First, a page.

This year was the first time an openly gay candidate participated in a presidential debate, and both NBC’s debate in June and CNN’s debate this week included openly LGBTQ moderators. However, lesbian, gay, bisexual, transgender and queer issues earned barely a mention during nearly 10 hours of debate over four nights involving 21 Democratic candidates for president.
On Night 1 of this week's debate in Detroit, CNN anchor Dana Bash asked Mayor Pete Buttigieg of South Bend, Indiana, about the student loan debt still held by him and his husband. Buttigieg dove into an answer about debt-free college. Aside from that, no LGBTQ-related questions or answers came up until Sen. Bernie Sanders of Vermont, in his closing statement, reprised a past criticism and called President Donald Trump a “homophobe.”
On Night 2, Sen. Kirsten Gillibrand of New York was the first candidate to bring up the LGBTQ community in any significant way. In her opening statement, Gillibrand said her mother, one of only three women in her law school class, had “worked with gay couples for basic rights.”
“As a freshman senator, I was told you couldn't repeal ‘don’t ask, don’t tell.' Even members of my own party told me it wasn't convenient,” Gillibrand continued. “When are civil rights ever convenient? We stood up to the Pentagon and got it done — not impossible.”
Washington Gov. Jay Inslee also made brief mention of the LGBTQ community when answering a question about how he would heal racial divides.
“I've never been a black teenager pulled over in a white neighborhood. I've never been a woman talked over in a meeting. I've never been an LGBTQ member subject to a slur,” Inslee said.
The absence of any direct question about the LGBTQ community from CNN moderators Dana Bash, Jake Tapper and Don Lemon did not go unnoticed.
"Questions about LGBTQ people weren't included during either night of this week’s #DemDebate," Sarah Kate Ellis, president and CEO of the LGBTQ advocacy group GLAAD, tweeted Wednesday night. "This is unacceptable especially as the Trump administration continues to attack the lives of LGBTQ people."
In the June debate hosted by NBC News in Miami, LGBTQ issues only came up in a significant way when Rep. Tulsi Gabbard of Hawaii was asked about her past anti-LGBTQ activities, like working for an organization led by her father that advocated for same-sex marriage bans and “gay conversion therapy.”
In response, Gabbard touted her vote for the Equality Act — a federal bill that would modify existing civil rights legislation to ban discrimination against LGBTQ people — and said that she held views when she was younger “that I no longer hold today.”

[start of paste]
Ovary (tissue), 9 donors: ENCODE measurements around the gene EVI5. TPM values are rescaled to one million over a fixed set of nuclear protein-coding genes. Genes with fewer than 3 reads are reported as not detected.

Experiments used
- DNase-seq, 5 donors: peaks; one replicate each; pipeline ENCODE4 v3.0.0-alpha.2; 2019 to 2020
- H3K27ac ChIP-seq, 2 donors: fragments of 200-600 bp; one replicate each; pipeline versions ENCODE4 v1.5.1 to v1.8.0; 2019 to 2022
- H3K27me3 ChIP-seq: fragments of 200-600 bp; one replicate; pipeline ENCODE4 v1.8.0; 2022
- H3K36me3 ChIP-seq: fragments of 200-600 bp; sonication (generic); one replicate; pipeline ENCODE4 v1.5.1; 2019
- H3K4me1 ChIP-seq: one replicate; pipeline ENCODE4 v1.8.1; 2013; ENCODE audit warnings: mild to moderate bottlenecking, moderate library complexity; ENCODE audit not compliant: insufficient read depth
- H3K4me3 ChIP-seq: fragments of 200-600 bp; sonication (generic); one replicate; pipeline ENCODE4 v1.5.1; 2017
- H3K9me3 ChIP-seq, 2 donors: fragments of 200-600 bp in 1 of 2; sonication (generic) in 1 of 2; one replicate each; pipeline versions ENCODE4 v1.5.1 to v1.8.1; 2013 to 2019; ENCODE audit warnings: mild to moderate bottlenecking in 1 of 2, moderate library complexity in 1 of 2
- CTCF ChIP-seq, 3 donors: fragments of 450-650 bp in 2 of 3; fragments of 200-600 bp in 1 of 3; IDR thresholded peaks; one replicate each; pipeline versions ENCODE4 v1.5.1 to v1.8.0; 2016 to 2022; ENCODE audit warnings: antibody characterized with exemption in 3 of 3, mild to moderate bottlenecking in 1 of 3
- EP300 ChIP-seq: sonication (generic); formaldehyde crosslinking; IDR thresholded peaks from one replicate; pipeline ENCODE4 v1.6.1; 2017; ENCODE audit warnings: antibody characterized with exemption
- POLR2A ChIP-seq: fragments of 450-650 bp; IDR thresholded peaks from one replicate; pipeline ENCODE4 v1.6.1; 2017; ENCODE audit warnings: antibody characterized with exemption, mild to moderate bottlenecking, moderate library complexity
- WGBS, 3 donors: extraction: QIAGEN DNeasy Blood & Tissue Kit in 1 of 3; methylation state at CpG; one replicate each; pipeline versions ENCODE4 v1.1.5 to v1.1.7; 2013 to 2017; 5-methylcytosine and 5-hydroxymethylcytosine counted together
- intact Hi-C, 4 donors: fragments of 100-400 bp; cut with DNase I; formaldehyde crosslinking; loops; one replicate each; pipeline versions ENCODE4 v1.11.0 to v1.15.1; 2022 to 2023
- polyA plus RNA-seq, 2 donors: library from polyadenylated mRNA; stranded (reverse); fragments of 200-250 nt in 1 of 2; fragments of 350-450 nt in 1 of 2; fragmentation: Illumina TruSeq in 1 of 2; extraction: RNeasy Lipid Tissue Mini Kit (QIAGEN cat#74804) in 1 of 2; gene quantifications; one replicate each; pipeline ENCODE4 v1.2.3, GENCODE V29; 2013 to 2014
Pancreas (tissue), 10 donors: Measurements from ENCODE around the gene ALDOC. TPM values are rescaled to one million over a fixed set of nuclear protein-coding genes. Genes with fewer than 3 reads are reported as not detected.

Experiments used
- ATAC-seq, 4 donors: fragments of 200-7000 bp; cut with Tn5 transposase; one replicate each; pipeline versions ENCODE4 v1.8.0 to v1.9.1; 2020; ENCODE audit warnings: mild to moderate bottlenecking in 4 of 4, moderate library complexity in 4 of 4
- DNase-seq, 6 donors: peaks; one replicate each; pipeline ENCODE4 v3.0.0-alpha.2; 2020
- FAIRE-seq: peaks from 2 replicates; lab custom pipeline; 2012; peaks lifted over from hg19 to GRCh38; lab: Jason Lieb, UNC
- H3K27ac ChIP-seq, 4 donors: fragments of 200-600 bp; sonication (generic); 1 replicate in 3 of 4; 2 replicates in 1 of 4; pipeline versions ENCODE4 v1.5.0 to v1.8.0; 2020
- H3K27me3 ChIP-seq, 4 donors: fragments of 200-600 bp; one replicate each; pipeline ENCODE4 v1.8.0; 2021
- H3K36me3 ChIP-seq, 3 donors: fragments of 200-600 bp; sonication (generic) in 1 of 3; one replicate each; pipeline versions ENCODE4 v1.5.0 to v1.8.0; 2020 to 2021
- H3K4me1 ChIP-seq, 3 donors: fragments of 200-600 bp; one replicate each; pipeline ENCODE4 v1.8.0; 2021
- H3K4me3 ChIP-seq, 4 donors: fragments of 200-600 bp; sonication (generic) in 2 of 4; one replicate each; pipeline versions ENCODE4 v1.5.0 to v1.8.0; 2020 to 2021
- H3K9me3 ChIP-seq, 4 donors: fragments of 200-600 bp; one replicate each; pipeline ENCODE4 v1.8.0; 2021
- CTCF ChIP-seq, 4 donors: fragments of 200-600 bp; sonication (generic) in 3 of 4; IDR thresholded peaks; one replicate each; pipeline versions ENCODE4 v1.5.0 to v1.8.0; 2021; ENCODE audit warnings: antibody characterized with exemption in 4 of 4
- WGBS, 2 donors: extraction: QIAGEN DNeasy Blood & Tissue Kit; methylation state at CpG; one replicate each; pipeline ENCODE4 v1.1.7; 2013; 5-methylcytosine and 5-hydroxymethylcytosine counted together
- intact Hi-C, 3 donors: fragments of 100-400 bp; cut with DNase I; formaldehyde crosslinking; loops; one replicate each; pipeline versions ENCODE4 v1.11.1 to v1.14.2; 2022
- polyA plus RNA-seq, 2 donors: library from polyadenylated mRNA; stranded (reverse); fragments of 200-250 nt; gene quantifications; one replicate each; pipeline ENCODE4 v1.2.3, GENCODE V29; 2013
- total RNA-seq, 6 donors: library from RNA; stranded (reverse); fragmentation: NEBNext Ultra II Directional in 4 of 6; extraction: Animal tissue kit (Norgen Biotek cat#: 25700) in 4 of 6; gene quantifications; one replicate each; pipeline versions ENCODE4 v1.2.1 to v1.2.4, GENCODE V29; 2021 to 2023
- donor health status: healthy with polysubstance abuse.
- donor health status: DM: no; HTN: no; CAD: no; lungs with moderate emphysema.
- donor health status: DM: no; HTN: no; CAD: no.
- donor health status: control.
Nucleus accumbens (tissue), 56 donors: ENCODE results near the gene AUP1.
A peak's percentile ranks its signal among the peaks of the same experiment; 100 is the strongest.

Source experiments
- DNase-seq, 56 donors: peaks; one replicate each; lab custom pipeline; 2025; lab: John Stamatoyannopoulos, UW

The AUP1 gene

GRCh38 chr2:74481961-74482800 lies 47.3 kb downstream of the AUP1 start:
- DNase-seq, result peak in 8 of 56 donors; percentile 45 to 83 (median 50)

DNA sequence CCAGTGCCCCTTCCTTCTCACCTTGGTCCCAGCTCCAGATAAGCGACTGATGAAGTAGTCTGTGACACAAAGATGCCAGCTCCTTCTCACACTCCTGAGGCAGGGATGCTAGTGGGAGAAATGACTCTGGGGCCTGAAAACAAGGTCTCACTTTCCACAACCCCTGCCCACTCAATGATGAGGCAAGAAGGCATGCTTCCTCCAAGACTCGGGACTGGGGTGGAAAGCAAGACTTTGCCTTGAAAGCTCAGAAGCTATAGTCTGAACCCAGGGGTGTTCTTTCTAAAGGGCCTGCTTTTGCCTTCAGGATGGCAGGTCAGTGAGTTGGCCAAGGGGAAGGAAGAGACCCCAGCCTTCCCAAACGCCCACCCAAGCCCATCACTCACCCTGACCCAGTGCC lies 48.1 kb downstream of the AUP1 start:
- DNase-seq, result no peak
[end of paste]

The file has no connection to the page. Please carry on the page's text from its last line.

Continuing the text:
But Sen. Cory Booker of New Jersey interjected after Gabbard's response, saying, “This is not enough."
“We do not talk enough about trans Americans, especially African American trans Americans, and the incredibly high rates of murder right now," he said.
Over the course of three 2016 presidential debates between then-candidates Donald Trump and Hillary Clinton, the LGBTQ community came up twice. In their third debate, in response to an opening question about the Supreme Court, Clinton said she felt strongly that the court "needs to stand on the side of the American people.”
“For me, that means that we need a Supreme Court that will stand up on behalf of women's rights, on behalf of the rights of the LGBT community, that will stand up and say no to Citizens United, a decision that has undermined the election system in our country because of the way it permits dark, unaccountable money to come into our electoral system,” she said.
Later in the debate, while attacking the Clinton Foundation’s Arab donors, Trump said: “You talk about women and women’s rights? So these are people that push gays off business — off buildings. These are people that kill women and treat women horribly. And yet you take their money.”
During the vice presidential debates between Sen. Tim Kaine of Virginia, the Democratic nominee, and Mike Pence, Pence was never asked about his extensive anti-LGBTQ record as governor of Indiana and a member of Congress, which many advocates saw as a major "missed opportunity."
On October 10, the Democratic presidential hopefuls will have an opportunity to directly address LGBTQ issues in a candidate forum hosted by the Human Rights Campaign Foundation and UCLA's Luskin School of Public Affairs. The event, which will not be a debate but rather a forum in which candidates speak one by one, has yet to officially announce which candidates will participate.